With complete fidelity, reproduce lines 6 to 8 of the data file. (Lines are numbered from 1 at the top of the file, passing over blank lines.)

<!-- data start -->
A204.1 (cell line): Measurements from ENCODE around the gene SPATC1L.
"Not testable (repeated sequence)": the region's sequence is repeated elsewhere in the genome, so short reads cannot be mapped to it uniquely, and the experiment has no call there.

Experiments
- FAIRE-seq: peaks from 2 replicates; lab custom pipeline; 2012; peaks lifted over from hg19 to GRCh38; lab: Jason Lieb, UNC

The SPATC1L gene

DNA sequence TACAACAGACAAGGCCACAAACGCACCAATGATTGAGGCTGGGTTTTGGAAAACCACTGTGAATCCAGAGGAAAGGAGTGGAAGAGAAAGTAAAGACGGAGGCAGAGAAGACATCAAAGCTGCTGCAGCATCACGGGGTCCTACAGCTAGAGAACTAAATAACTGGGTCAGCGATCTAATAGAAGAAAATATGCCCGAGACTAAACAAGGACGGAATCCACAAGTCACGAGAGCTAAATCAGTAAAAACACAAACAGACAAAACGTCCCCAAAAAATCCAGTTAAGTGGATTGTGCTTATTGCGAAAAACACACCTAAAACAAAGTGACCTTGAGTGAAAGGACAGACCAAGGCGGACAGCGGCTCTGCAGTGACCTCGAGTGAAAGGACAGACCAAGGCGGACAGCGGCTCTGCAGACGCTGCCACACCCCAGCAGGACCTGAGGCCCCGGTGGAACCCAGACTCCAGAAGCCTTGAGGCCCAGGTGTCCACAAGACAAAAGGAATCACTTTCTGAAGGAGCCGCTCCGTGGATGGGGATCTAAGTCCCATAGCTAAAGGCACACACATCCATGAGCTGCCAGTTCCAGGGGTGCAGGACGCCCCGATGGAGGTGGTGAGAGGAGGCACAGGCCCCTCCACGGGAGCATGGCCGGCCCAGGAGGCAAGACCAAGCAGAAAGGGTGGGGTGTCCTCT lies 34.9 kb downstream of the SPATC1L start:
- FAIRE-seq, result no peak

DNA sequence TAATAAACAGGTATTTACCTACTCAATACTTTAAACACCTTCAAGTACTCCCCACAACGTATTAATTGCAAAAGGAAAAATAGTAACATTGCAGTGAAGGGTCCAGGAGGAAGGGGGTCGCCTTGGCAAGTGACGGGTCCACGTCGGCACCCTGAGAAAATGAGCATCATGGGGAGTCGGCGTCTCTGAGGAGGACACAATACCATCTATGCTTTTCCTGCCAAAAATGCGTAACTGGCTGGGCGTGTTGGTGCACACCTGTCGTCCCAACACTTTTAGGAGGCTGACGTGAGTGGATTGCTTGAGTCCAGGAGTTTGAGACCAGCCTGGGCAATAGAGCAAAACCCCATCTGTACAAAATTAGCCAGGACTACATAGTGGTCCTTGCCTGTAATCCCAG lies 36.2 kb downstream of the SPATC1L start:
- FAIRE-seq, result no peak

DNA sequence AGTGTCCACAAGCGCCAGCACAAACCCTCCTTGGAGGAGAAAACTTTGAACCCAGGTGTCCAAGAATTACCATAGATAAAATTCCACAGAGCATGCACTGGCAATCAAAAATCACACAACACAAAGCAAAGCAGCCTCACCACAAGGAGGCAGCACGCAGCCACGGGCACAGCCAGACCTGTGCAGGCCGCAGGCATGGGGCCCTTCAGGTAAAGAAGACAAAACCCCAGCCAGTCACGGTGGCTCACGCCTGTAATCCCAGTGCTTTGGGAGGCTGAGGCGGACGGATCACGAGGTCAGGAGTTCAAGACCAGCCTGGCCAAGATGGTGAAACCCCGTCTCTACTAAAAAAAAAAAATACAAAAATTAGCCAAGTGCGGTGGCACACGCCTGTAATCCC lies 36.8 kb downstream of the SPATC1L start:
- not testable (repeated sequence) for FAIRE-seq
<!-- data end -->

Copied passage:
DNA sequence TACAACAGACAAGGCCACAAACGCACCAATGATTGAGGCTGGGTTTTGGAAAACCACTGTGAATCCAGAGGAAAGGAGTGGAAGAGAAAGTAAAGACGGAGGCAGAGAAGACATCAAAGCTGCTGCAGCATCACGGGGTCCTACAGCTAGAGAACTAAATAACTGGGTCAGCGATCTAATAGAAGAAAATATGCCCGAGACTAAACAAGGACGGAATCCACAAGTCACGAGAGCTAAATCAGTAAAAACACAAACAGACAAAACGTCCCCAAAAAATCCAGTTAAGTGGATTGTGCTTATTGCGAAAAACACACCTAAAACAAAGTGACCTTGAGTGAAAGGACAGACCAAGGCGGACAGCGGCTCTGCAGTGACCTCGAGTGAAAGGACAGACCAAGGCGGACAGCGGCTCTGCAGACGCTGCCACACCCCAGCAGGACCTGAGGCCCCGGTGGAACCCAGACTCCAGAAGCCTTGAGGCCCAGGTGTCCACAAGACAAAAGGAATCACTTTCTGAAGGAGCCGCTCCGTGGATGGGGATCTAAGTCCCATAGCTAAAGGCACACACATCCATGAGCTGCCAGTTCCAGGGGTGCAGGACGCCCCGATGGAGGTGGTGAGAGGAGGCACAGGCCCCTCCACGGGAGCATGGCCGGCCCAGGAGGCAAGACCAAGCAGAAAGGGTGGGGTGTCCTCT lies 34.9 kb downstream of the SPATC1L start:
- FAIRE-seq, result no peak

DNA sequence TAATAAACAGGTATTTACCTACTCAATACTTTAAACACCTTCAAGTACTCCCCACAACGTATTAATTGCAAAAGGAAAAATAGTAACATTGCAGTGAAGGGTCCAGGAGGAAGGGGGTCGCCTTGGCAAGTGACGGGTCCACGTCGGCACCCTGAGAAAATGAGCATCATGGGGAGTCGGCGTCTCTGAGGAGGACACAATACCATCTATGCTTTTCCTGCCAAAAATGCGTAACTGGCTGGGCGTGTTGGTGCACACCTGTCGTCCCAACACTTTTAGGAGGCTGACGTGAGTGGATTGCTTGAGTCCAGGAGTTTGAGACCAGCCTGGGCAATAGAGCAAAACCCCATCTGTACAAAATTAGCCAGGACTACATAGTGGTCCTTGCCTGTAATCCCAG lies 36.2 kb downstream of the SPATC1L start: